ILLINOIS – With overwhelming support from the state legislature, an amended anti-censorship bill needs only the signature of Gov. Rod Blagojevich (D) to become law.
If the governor signs the bill, SB0729, known as the College Campus Press Act, all public college and community college publications in the state would be designated as forums for student expression starting in January 2008.
The law would effectively negate the 2005 Seventh U.S. Circuit Court of Appeals decision in Hosty v. Carter in that state. The Hosty decision could allow public college administrators to impose prior review and restraint on student newspapers if the publication is not a designated public forum for student expression. It applies to Illinois, Indiana and Wisconsin, which comprise the Seventh Circuit.
“Passage of Senate Bill 729 is a major step in restoring the free speech and free press rights of student journalists on our college campuses,” said Edwin Yohnka, director of communications and public policy for the American Civil Liberties Union of Illinois. “We are grateful that the legislators responded so positively to this idea when we brought it to their attention.”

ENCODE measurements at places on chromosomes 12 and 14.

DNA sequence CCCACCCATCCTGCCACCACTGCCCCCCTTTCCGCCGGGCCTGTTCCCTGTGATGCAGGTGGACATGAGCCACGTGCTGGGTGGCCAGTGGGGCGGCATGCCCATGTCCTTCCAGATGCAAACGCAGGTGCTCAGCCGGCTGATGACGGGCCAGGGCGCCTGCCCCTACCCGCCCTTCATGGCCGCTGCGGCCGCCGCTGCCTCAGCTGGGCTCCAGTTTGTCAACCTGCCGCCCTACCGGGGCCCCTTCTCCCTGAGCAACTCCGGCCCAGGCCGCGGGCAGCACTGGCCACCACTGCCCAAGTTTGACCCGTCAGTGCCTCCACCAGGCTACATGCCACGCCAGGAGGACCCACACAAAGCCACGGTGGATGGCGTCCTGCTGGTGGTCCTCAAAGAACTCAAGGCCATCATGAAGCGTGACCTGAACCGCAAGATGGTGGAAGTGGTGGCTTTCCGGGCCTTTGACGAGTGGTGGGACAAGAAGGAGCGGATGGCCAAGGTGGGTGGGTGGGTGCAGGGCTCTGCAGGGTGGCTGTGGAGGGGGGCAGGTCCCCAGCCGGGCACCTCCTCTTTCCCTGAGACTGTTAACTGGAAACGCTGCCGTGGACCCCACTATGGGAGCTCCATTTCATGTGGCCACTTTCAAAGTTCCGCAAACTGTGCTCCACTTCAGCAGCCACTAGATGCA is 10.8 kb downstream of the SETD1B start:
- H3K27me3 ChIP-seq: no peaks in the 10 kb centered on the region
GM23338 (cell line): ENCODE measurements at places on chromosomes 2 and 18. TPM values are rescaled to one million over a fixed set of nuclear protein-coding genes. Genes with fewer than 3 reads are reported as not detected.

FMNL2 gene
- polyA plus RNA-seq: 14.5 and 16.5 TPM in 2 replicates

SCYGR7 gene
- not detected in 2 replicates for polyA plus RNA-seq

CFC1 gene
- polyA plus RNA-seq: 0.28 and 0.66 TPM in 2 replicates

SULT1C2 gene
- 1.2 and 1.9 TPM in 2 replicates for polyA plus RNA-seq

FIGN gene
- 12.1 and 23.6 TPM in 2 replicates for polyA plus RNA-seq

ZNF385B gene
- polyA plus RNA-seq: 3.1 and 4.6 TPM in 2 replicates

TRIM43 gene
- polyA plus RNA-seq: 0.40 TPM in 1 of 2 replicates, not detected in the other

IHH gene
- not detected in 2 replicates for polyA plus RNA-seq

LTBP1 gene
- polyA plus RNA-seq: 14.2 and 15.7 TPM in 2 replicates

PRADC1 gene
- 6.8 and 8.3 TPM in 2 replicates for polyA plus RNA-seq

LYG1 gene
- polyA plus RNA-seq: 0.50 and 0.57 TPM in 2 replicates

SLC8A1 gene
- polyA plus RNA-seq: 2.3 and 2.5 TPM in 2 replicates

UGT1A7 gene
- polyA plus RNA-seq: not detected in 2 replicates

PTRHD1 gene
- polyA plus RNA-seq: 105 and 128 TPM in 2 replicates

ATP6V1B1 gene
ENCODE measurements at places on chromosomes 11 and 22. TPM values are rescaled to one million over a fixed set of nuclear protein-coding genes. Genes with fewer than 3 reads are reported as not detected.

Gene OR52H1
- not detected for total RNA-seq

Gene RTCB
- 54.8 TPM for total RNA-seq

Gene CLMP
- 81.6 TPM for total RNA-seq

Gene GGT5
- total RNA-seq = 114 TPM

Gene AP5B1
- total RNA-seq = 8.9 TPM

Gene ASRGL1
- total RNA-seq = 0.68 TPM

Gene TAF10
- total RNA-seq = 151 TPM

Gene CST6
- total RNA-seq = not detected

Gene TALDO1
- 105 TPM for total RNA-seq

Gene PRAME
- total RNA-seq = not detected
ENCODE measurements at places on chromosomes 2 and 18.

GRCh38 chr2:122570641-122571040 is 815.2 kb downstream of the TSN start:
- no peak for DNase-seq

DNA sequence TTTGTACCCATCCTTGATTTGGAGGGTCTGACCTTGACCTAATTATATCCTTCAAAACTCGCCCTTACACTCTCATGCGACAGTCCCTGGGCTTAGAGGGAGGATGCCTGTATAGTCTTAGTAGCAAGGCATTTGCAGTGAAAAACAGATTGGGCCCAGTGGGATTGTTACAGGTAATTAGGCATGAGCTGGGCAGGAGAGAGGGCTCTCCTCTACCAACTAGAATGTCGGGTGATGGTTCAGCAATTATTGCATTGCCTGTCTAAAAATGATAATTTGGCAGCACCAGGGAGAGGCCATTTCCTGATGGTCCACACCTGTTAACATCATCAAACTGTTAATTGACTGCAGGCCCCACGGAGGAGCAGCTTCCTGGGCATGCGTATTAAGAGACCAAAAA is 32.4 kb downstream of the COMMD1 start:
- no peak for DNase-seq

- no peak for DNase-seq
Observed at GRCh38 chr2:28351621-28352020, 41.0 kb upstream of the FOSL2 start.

Illinois Sen. Susan Garrett (D-Lake Forest) introduced the bill in early February with assistance from the ACLU. Senators passed the bill unanimously in March.
The House, which approved the measure 112-2, amended the bill last week to protect administrators from being held liable for any student-produced material and allow them to punish students who use unprotected speech. The Senate unanimously approved the amendment Wednesday.
Jim Ferg-Cadima, legislative counsel for the ACLU of Illinois, said last week that the ACLU looks forward to the support of the governor. However, the bill is virtually veto-proof, he said, because of the legislators’ overwhelming support.
By Jenny Redden, SPLC staff writer
CORRECTION, Aug. 15: The initial version of this story misstated when the College Campus Press Act was sent to Illinois Gov. Rod Blagojevich. The bill passed the General Assembly June 6, but was not sent to the governor until July 5. The SPLC regrets the error.